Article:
The last day of the Storymoja Festival 2015 was on Sunday. The Arboretum, like the name tells you, is a place dedicated to trees so on a typical weekend you will find a specific demographic there. It’s a special mix of lovers courting, joggers err… jogging and people doing picnics with religious organisations making it a favourite destination. Every once in a while, there are events that happen there like the Koroga Festival that happens every two months.
Unlike on Saturday where I was shuttling between sessions and missing half of each, I decided to attend each panel fully on the final day. The first panel I attended was “The Power of Biographies” which was moderated by festival founder Muthoni Garland. Her panel include Alice Nderitu whose biography on legendary marathoner, even for a Kenyan, Catherine Ndereba which will be out soon. I will be curious to see what new gems there will be in this one compared to the unofficial biography 2008 biography of the same athlete by Nganga Mbugua. Also on panel was festival patron Dr Auma Obama, who is the author of her memoirs And Then Life Happens. The final participant was Maurice Makoloo who works for the Ford Foundation which is responsible for supporting the production of biographies like The 5th Columnist by Liz Gitonga-Wanjohi.
The introduction that most interested me was Dr Auma Obama’s as she explained her relationship with the festival and the role of the next generation in this. She also explained how amazing the African was in being able to navigate the in the world of the West just a generation after the colonial project (my words). There is a video on here showing her words verbatim.
Alice Nderitu informed us how she knew Catherine Ndereba and how the athlete’s achievements inspired a generation of girls in her hometown of Nyeri which wasn’t famous for athletics. Maurice Makoloo explained the importance of biographies to the Ford Foundation and its part in the biographies in the region.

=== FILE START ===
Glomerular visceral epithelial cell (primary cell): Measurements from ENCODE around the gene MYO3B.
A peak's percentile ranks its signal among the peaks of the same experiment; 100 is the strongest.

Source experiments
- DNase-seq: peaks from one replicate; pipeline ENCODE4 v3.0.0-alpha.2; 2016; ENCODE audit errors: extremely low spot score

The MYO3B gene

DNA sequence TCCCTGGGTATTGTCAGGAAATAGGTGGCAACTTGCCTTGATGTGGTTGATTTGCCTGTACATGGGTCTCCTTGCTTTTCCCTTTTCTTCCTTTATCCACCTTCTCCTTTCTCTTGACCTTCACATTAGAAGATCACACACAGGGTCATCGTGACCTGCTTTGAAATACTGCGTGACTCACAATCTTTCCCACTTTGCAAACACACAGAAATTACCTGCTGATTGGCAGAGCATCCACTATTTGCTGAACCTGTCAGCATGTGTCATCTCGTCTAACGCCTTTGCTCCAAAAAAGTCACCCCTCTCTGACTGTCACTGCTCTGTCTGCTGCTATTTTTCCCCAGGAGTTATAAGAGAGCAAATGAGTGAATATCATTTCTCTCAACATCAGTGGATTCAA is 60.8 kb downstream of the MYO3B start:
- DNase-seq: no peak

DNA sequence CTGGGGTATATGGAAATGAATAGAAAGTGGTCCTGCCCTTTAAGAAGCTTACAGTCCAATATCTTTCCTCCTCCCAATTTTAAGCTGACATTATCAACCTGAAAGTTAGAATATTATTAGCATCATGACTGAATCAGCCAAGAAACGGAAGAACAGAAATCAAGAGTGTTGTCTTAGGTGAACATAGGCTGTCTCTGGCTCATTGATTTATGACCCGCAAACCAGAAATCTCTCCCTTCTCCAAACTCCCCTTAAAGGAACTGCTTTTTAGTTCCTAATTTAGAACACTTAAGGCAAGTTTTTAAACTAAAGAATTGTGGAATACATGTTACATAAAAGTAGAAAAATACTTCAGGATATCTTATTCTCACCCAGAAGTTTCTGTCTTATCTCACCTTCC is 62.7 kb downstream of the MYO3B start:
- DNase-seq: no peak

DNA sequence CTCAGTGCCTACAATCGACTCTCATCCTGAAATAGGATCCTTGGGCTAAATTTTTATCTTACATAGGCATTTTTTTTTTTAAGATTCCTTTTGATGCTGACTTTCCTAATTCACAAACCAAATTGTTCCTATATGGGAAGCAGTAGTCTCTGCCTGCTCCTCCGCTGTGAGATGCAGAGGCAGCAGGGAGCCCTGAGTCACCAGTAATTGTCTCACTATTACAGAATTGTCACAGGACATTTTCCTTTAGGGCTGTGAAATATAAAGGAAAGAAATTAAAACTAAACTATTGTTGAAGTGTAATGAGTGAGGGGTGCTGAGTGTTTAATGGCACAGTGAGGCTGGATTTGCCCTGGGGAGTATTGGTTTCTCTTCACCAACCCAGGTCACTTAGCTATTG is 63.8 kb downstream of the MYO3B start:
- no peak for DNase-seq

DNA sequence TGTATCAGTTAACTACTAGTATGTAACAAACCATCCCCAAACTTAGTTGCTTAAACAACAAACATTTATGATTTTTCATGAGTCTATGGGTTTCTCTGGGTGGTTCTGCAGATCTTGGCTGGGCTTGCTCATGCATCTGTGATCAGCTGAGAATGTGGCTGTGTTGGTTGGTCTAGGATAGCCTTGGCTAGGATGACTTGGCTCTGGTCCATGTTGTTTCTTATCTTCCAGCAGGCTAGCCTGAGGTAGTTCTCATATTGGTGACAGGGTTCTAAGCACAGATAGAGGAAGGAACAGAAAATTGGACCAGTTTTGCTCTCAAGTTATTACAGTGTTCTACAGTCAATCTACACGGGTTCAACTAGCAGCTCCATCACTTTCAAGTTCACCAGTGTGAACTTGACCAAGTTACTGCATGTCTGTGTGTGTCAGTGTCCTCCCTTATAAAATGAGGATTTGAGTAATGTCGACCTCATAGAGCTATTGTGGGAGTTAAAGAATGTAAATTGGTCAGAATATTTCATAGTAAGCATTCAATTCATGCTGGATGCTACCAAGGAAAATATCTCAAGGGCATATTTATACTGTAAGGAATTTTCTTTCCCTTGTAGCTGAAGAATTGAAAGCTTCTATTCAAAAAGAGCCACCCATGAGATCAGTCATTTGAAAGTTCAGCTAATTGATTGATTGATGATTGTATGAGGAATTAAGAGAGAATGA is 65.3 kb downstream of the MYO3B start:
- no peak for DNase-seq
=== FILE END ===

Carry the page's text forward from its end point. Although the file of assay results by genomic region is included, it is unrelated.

The next must attend panel was “Speculation: Future of literary magazines.” This panel featured some of the leading lights in the literary magazine genre with Nigeria’s Saraba Magazine being represented by Emmanuel Iduma who moderated the panel as well as poet and doctor Dami Ajayi. The other “magazine” was Jalada and it was represented by Linda Musita, Moses Kilolo and Wanjeri Gakuru. These are folks who decided to try something new so that they could get their work out as writers and stumbled onto something. Saraba is the older sibling having started in 2009 and having taken a while before they were able to make a few bob with it. Jalada is only two years old but they have emerged fast on the continental market as they are a collective, kind of like an African literary Wu Tang Clan.
The last of the panels was “Africa Writes” which was being moderated by Goretti Kyomuhendo and featured a bunch of writers (or is that a crate or writers, or a wine cellar of writers or a single malt of writers or…). The list included Ogechukwu Promise (Naija), Dami Ajayi (Naija), Ciku Kimeria (Kenya), Khulekani Magubane (the country conquered by Japan at the rugby), Tsitsi Dangerembga (Zimbabwe), Aleya Kassim (Kenya) and Dominic Otiang’a (German turned Kenya… or is it Kenyan turned German).
At this panel people basically shared their experiences in the African writing game.
According to my snitches, the evening panel was to die for. This was the Kofi Awoonor Memorial Lecture dedicated to Kofi Awoonor was killed when he was a guest of the Storymoja Festival in 2013 in a terrorist attack. The lecture “Nairobi Calls Again” was given by Awoonor’s son Afetsi who was with his dad when the bag guys came calling and he was injured. It was his first time on Kenyan soil after that awful time which was quite emotional for him.
This ended the year’s Storymoja Festival that saw so many events. See you next year folks.